By applying the definition of similarity, this will equal 1 if the two vectors are identical, and it will be 0, if the two are orthogonal. In other words, similarity is a number ranging from 0 to 1 and tells us the extent of similarity between the two vectors. Closer to 1 is highly similar and closer to 0 is dissimilar.

  • TF-IDF (Term frequency and Inverse document frequency)
    Let us assume the matrix only has text or character elements, then the search engine uses TF- IDF algorithm to find similarities and make recommendations. Each word or term has its respective TF and IDF score. The product of the TF and IDF scores of a term is called the TF-IDF weight of that term.

The TF (term frequency) of a word is the number of times it appears in a document. When you know it, you can find out if a term is being used too often or too rarely.

The IDF (inverse document frequency) of a word is the measure of how significant that term is in the whole corpus.

The higher the TF-IDF score (weight), more important the term, and vice versa.

Advantages of content-based filtering

The model does not require any data about other users, since the recommendations are specific to one user. This makes it easier to scale it up to a large number of users.
a) The model can capture specific interests of a user, and can recommend niche items that
very few other users are interested in.

Disadvantages of content-based filtering

a) Since the feature representation of the items are hand-engineered to some extent, this technique requires a lot of domain knowledge. Therefore, the model can only be as good as the hand-engineered features.

b) The model can only make recommendations based on existing interests of the user. In other words, the model has limited ability to expand on the users’ existing interests.

Collaborative Filtering

This approach uses similarities between users and items simultaneously, to provide recommendations. It is the idea of recommending an item or making a prediction, depending on other like-minded individuals. It could comprise a set of users, items, opinions about an item, ratings, reviews, or purchases.

Example: Suppose Persons A and B both like the chocolate flavor and have them have tried the ice-cream and cake, then if Person A buys chocolate biscuits, the system will recommend chocolate biscuits to Person B.

Types of collaborative filtering

Collaborative filtering is classified under the memory-based and model-based approaches:

How does system make recommendations in collaborative filtering?

In collaborative filtering, we do not have the rating of individual preferences and car preferences. We only have the overall rating, given by the individuals for each car. As usual, the data is sparse, implying that the person either does not know about the car or is not under the consideration list for buying the car, or has forgotten to give the rating.

The task in hand is to predict the rating that Person C might assign to Car C (? marked in yellow) basis the similarities in ratings given by other individuals. There are three steps involved to arrive at a collaborative filtering recommendation.


Normalization: Usually while assigning a rating, individuals tend to give either a high rating or a low rating, across all parameters. Normalization usually helps in balancing and evens out such measures. This is done by taking an average of rating available and subtracting it with the individual rating(x- x̅)
a) In case of Person A = (4+1+2+1)/4 = 2 = x̅, In case of Person B = (1+4+2)/3 = 2.3 =̅x
Similarly, we can do it for Persons C and D.
b) Then we subtract the average with individual rating
In case of Person A it is, 4-2, 1-2, 2-2, 1-2, In case for Person B = 1-2.3,4-2.3,2-2.3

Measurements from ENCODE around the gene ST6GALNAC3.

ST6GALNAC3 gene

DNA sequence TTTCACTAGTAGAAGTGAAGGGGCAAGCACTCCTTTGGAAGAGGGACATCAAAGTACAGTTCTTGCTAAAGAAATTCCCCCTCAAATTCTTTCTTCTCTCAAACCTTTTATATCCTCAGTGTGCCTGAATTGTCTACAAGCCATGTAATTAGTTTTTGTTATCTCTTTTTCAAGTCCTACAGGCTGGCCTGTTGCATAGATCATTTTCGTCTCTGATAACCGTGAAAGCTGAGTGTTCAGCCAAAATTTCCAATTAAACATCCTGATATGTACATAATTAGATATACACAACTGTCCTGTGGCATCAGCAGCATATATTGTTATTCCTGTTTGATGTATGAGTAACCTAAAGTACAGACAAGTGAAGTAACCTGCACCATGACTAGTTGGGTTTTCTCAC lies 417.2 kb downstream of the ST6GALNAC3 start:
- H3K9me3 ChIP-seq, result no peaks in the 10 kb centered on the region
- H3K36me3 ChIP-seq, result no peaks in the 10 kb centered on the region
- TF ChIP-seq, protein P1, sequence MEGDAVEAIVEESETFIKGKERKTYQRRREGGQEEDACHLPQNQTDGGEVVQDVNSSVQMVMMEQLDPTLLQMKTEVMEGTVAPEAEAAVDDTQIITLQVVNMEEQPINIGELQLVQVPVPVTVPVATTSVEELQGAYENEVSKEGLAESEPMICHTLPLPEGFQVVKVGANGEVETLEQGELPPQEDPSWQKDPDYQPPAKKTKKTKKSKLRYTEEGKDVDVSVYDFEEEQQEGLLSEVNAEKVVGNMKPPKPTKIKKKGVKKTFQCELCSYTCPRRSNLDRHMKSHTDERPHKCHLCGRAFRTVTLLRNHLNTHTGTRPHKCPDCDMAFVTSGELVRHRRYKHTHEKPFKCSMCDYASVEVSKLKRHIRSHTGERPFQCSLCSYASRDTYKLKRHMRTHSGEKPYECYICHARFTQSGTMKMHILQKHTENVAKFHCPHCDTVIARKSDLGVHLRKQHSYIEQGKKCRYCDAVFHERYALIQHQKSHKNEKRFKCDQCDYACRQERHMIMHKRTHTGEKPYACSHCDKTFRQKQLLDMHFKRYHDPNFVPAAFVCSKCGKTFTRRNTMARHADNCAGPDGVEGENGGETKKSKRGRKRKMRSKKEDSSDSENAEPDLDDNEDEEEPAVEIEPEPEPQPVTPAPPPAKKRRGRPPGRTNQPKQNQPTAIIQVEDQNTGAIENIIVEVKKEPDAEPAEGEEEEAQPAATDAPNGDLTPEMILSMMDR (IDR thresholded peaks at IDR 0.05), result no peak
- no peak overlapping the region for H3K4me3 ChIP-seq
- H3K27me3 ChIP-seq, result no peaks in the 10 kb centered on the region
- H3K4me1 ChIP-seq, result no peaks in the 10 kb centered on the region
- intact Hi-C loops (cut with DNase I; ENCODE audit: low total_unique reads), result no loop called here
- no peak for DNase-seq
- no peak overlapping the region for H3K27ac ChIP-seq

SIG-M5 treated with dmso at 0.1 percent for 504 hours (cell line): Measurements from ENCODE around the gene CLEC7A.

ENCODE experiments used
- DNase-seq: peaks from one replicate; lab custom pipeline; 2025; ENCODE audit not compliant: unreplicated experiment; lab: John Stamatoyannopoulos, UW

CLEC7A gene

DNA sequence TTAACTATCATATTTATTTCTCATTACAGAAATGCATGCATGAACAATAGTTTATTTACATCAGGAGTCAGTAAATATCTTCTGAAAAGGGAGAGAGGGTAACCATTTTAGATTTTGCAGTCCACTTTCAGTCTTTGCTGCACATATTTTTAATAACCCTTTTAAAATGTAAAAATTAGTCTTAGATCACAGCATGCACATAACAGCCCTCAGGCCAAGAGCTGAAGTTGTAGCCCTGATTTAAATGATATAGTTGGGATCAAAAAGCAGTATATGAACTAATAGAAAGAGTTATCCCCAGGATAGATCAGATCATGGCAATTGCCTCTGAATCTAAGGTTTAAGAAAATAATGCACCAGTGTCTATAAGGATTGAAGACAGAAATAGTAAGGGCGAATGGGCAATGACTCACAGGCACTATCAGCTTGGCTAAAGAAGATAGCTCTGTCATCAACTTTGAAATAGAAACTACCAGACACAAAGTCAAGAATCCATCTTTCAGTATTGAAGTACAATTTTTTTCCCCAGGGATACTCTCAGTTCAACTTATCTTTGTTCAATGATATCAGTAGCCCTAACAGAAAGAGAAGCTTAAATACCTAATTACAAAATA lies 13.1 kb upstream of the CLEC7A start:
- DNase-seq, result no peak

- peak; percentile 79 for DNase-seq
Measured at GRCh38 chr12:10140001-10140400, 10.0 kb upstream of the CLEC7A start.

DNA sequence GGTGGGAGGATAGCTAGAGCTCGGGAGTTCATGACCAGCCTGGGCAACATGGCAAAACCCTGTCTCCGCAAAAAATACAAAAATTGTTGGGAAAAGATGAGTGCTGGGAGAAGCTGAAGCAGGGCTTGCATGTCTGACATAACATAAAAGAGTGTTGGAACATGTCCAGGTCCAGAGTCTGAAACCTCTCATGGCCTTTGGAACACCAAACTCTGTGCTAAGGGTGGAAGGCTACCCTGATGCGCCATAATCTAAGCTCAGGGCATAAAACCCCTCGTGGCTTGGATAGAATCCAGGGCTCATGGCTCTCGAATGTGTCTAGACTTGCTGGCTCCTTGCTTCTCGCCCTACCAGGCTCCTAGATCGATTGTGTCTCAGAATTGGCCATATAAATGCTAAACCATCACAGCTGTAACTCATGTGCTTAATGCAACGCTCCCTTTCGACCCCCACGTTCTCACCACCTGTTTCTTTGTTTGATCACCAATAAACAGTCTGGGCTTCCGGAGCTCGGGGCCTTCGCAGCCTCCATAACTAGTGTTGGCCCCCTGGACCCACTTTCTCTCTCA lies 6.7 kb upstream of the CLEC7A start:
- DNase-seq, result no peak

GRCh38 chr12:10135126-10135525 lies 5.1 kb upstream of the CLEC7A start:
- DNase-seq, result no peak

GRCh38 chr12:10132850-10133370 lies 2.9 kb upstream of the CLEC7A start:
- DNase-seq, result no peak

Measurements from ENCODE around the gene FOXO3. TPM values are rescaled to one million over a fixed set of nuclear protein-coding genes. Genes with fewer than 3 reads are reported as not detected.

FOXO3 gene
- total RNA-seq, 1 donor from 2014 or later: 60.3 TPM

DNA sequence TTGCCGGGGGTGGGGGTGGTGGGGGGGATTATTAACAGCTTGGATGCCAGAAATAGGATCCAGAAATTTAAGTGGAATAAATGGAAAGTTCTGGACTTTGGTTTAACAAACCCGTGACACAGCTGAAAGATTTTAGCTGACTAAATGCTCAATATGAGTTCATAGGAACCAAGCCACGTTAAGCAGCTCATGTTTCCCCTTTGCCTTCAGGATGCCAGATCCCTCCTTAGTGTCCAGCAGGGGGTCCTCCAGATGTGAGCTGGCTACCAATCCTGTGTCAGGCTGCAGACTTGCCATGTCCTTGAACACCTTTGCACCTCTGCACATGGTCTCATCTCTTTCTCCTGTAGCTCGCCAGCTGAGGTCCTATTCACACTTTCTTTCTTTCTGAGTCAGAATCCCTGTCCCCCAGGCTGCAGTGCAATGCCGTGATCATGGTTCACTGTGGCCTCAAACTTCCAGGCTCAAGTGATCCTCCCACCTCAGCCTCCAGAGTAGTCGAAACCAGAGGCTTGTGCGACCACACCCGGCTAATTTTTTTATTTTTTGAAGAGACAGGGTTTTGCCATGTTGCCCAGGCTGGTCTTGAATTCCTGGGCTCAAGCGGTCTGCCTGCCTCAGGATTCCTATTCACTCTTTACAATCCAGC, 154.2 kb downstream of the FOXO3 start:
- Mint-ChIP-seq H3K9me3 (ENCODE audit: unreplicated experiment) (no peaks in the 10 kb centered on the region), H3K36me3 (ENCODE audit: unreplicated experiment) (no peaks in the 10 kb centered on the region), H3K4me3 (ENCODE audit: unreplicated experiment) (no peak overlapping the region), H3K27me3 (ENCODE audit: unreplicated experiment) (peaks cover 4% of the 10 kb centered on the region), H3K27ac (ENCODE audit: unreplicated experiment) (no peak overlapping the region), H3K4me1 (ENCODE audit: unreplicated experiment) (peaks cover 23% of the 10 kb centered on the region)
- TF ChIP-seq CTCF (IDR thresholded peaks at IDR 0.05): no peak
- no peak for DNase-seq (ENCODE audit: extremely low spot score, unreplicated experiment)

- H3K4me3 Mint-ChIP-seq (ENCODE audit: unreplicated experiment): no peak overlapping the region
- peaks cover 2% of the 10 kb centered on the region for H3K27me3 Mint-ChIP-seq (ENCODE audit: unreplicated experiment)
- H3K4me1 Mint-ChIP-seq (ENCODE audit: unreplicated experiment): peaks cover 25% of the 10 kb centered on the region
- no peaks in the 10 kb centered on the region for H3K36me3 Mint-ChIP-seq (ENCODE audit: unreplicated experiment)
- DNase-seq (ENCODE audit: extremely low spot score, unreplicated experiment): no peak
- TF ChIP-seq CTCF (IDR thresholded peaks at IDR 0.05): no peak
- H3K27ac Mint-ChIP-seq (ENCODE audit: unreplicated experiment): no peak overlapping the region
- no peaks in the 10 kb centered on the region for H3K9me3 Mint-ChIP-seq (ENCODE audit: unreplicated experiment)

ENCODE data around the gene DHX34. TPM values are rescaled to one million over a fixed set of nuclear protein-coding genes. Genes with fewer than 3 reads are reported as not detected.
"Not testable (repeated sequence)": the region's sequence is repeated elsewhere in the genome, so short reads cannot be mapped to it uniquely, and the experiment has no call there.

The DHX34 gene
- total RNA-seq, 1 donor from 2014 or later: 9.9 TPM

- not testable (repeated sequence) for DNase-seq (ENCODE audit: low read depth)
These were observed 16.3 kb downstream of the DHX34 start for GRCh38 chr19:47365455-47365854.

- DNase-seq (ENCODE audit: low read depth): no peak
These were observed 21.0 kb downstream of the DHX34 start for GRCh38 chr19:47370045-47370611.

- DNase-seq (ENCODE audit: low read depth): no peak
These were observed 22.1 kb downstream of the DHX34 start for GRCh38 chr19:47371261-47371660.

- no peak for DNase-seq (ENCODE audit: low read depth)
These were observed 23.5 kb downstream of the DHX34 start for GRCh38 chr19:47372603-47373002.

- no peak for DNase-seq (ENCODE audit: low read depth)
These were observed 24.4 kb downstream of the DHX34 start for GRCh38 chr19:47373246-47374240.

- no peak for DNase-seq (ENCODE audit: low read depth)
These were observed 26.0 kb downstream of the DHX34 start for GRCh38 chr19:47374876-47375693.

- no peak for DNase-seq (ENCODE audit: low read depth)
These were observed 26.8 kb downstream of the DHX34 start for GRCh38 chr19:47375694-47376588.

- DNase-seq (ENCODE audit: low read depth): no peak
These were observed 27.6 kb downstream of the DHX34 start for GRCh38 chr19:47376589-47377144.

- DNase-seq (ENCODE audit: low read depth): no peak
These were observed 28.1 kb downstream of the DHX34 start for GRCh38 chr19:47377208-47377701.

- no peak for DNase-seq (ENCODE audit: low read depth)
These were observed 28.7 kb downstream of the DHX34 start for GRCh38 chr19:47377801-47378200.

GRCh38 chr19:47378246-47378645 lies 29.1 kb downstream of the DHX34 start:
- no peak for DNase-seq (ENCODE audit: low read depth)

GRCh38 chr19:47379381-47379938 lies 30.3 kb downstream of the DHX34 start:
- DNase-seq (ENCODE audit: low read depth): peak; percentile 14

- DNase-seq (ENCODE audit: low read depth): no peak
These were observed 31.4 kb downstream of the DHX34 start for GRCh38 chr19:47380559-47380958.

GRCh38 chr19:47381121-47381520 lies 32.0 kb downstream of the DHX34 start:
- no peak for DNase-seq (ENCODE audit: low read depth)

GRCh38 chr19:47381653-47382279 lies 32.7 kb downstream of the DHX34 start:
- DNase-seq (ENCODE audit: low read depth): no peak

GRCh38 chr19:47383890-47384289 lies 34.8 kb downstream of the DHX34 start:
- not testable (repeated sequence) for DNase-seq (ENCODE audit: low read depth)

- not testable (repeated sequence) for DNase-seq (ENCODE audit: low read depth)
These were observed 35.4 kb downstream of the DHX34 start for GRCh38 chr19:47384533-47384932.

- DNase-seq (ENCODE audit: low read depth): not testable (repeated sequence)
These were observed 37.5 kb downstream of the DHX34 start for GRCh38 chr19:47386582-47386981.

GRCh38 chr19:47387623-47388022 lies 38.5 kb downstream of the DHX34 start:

Similarly, we can do it for Persons C and D.
You get the below table for all the individuals.

If you add all the numbers in each row, then it will add up-to zero. Actually, we have centered overall individual rating to zero. From zero, if individual rating for each car is positive, it means he likes the car, and if it is negative it means he does not like the car.


Similarity measure: As discussed in content-based filtering, we find the similarities between two vectors a and b as the ratio between their dot product and the product of their magnitudes.


Neighborhood selection: Here in Car C column, we find maximum similarities between ratings assigned by Persons A and D. We use these similarities to arrive at the prediction.

Mathematics behind recommendations made using collaborative filtering

In this approach, similarities between pair of items are computed using cosine similarity metric. The rating for target item ‘i’ for an active user ‘a’ can be predicted by using a simple weighted average as:

where k is the neighborhood of most similar items rated by active user a, and w(i,j) is the similarity between items i and j.

Advantages of collaborative filtering

  • There is no dependence on domain knowledge as embedding are automatically learned.
  • The model can help users discover new interests. In isolation, the ML system may not know the user is interested in a given item, but the model might still recommend it because similar users are interested in that item.
  • To some extent, the system needs only the feedback matrix to train a matrix factorization model. In particular, the system does not require contextual features.

Disadvantages of collaborative filtering

  • The matrix cannot handle fresh items, for instance, if a new car is added to the matrix, it may have limited user interaction and thus, will rarely occur as a recommendation.
  • The output of the recommendation could be biased, based on popularity, that is, if most user interaction is towards a particular car, then the recommendation will focus on that popular car only.

So, this was all about matrix factorization, the approaches, calculation and relevance in today’s scenario, where virtual portals are attracting larger footfalls than the brick-and-mortar spaces. We could fathom the power of machine learning and the algorithms used to search information.

If you found this helpful and wish to learn more such concepts, upskill with GL Academy’s Free Online Courses today.